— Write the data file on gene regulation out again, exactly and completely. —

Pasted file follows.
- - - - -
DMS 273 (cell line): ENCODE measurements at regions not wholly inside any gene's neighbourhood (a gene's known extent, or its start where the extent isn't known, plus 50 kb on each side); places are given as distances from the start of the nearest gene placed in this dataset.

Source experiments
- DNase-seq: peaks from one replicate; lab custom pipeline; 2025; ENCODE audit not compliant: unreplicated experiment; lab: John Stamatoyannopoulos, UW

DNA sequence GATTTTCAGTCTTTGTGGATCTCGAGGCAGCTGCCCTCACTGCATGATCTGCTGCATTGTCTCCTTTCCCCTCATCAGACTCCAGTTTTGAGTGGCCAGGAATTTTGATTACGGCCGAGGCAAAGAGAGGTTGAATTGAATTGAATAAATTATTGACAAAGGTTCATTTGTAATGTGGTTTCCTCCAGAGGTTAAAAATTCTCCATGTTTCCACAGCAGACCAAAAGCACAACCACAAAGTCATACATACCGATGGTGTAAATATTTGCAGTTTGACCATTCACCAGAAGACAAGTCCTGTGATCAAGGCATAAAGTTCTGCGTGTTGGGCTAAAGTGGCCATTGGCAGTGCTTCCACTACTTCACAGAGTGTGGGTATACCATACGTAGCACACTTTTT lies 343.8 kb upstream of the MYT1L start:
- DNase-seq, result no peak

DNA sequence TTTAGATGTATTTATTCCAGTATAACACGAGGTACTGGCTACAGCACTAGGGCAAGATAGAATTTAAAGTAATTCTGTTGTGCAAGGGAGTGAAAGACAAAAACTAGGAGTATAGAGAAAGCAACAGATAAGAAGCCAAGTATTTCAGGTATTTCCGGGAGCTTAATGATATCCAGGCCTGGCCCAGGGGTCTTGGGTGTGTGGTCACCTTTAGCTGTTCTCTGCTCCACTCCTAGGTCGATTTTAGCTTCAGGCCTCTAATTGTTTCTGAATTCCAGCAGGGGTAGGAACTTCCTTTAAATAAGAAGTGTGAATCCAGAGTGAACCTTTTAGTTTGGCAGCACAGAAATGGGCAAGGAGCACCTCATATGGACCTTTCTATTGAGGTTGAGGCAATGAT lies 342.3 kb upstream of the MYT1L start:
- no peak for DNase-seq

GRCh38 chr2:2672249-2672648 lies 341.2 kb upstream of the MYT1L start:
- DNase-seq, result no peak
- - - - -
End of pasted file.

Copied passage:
DMS 273 (cell line): ENCODE measurements at regions not wholly inside any gene's neighbourhood (a gene's known extent, or its start where the extent isn't known, plus 50 kb on each side); places are given as distances from the start of the nearest gene placed in this dataset.

Source experiments
- DNase-seq: peaks from one replicate; lab custom pipeline; 2025; ENCODE audit not compliant: unreplicated experiment; lab: John Stamatoyannopoulos, UW

DNA sequence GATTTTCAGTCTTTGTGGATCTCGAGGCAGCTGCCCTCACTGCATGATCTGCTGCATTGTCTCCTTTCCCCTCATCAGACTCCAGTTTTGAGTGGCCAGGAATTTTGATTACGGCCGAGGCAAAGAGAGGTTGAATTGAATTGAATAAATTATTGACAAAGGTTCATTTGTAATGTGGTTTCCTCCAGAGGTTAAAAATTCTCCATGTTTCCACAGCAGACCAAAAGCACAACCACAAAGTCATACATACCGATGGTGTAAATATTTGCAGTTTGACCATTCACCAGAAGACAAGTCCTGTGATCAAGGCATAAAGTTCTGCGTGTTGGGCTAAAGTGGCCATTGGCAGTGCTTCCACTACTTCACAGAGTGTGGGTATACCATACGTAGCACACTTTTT lies 343.8 kb upstream of the MYT1L start:
- DNase-seq, result no peak

DNA sequence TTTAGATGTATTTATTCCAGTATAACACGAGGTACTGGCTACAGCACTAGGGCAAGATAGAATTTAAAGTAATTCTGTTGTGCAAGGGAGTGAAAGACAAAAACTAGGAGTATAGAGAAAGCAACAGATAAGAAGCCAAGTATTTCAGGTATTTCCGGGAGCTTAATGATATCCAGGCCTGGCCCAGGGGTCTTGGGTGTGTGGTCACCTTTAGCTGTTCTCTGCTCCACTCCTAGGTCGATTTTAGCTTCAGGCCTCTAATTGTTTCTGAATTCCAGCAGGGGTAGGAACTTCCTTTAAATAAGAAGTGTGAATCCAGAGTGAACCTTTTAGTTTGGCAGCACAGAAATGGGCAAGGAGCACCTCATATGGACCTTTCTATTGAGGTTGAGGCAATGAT lies 342.3 kb upstream of the MYT1L start:
- no peak for DNase-seq

GRCh38 chr2:2672249-2672648 lies 341.2 kb upstream of the MYT1L start:
- DNase-seq, result no peak